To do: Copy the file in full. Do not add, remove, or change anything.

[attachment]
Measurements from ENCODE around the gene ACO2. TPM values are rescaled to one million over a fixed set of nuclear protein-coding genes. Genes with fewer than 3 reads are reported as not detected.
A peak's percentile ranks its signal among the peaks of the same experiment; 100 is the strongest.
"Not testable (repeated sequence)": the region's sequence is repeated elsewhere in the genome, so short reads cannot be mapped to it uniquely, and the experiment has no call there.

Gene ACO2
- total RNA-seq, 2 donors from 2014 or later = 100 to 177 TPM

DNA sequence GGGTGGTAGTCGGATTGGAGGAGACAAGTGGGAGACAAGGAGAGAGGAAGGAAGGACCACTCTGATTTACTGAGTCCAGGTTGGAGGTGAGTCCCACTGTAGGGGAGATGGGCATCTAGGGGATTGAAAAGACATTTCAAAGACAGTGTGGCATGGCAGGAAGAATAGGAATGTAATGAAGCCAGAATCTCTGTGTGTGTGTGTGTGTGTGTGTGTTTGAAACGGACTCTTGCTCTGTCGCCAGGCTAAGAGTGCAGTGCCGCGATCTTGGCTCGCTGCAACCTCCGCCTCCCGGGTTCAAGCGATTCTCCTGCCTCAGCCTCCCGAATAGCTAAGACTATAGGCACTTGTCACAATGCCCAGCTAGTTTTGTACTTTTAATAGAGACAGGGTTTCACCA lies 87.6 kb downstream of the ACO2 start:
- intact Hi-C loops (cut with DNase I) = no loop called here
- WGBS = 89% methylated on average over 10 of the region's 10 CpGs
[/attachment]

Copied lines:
Measurements from ENCODE around the gene ACO2. TPM values are rescaled to one million over a fixed set of nuclear protein-coding genes. Genes with fewer than 3 reads are reported as not detected.
A peak's percentile ranks its signal among the peaks of the same experiment; 100 is the strongest.
"Not testable (repeated sequence)": the region's sequence is repeated elsewhere in the genome, so short reads cannot be mapped to it uniquely, and the experiment has no call there.

Gene ACO2
- total RNA-seq, 2 donors from 2014 or later = 100 to 177 TPM

DNA sequence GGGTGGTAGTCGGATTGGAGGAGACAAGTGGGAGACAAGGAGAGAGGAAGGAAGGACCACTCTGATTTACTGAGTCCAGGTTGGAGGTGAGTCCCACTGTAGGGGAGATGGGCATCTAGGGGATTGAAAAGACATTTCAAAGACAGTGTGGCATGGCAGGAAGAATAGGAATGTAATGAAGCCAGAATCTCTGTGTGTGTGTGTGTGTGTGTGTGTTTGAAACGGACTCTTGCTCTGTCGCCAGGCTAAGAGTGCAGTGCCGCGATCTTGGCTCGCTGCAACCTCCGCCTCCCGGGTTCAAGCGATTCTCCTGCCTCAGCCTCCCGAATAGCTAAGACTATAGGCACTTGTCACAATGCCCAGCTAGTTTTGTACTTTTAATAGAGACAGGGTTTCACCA lies 87.6 kb downstream of the ACO2 start:
- intact Hi-C loops (cut with DNase I) = no loop called here
- WGBS = 89% methylated on average over 10 of the region's 10 CpGs